Provided the course is like-for-like, you’ll increase your chance of acceptance, but if the courses are drastically different, you’ll need to start from year one.

This can impact your funding, so it’s worth speaking with Student Finance to find out how you can fund your future course, especially if starting again.

Before you drop out of your uni after the course ends and wonder how to transfer universities for the start of second year, think about the following:

  • What are the requirements at your new university?
  • What will you need to do before applying for your new course?
  • Is there anything you’ll have to do after you have been accepted?
  • Do you need a certain amount of credits to apply and transfer universities?
  • Will I be happier here?

Student loans and transferring universities

Depending on the course you switch to can affect the level of student loans you’re entitled to.

If you’re transferring courses at the end of the academic year, you’ll need to see if you can get additional funding for an extra year. Get this information as soon as possible from the Student Finance company before making the switch.

Transferring university course credits

It’s possible to transfer the course credits you’ve accumulated on your current course and transfer them to a new term in the first year or second year of the new course you want to join.

If the course you’re transferring to is different to your current area of study, it may not be possible to transfer your credits and you’ll have to start the course from scratch. This means another year of tuition fees on top of accommodation costs.

How to drop out of university altogether

University isn’t for everyone and that’s totally okay. If you want to drop out of uni altogether, there are a few steps to follow to drop out of your uni or college properly. You can use the time to find full-time employment, save for a gap year or volunteer.

Dropping out of university and starting again is always an option too. Sometimes a break from education can be all you need.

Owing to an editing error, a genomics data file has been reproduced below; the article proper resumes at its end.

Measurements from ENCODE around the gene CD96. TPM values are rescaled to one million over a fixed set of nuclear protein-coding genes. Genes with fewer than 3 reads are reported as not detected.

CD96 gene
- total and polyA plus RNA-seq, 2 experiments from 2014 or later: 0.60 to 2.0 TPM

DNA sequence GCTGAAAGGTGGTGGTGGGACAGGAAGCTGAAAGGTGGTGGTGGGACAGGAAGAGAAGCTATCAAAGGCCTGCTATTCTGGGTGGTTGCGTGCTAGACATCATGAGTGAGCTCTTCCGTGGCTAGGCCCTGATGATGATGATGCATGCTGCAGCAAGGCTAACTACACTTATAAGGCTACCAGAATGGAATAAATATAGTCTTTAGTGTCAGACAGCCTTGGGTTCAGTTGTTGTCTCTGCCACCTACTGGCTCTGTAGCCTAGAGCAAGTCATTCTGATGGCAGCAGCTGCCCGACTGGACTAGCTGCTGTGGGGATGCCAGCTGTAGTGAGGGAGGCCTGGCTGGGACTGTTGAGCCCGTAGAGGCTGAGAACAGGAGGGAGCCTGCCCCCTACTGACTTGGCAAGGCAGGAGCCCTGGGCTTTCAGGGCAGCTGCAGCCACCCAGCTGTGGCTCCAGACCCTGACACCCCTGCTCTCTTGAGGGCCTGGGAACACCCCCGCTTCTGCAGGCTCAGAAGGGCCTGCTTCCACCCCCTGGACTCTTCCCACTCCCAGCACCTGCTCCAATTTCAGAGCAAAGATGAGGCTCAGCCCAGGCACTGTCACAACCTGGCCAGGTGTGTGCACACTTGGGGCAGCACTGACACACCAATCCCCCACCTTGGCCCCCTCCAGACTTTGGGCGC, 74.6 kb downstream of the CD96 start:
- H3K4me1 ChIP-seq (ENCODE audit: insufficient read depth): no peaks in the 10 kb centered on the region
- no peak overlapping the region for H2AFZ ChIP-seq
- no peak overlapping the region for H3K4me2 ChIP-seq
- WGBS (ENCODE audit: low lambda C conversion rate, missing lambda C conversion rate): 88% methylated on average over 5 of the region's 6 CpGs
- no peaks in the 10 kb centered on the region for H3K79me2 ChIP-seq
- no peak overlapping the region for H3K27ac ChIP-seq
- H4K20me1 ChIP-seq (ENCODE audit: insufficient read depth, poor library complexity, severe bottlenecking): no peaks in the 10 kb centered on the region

You’ll just need to be wary of the following when you drop out of university:

  • If you leave after the first term, you may still need to pay fees for the whole year
  • You may also have to pay for the remainder of your accommodation costs that you signed a contract for, unless you can find someone else to take your room
  • You’ll stop receiving any loan payments and student benefits
  • If you stay in your accommodation for the remainder of the term, you’ll generally be liable for council tax payments
  • Some employers may ask why you dropped out.

What happens if you fail first year of uni?

If you fail your first year of university, you’ll have to retake the full year. In some cases, you can resit the modules you failed.

It won’t affect your entire degree, as first year grades don’t count towards your final grade. If you are struggling to keep up with your studies though, it’s worth speaking to your course leader or the academic support staff. Our 10 best study apps guide can help you find the right study scheduling app to organise your uni, college and personal life.

Is it worth transferring universities?

This is the ultimate question and it’s totally down to you.

If your career goals have changed, or you’re really unhappy with the lack of support the university offers and the course sucks, then yes, it’s worth transferring universities.

If you study from home, can’t get the funding for a university/course switch or there are options to improve the quality of your current student life, then it’s absolutely worth making it work where you are. Only after you’ve given it a chance and you don’t see an improvement, you should consider the switch.

Read: What To Take To University Checklist

We hope this guide has given you enough information on how to transfer universities. As you can see, the process in itself isn’t complicated. But all in all, we highly recommend managing your own expectations so you’re not disappointed with the outcome.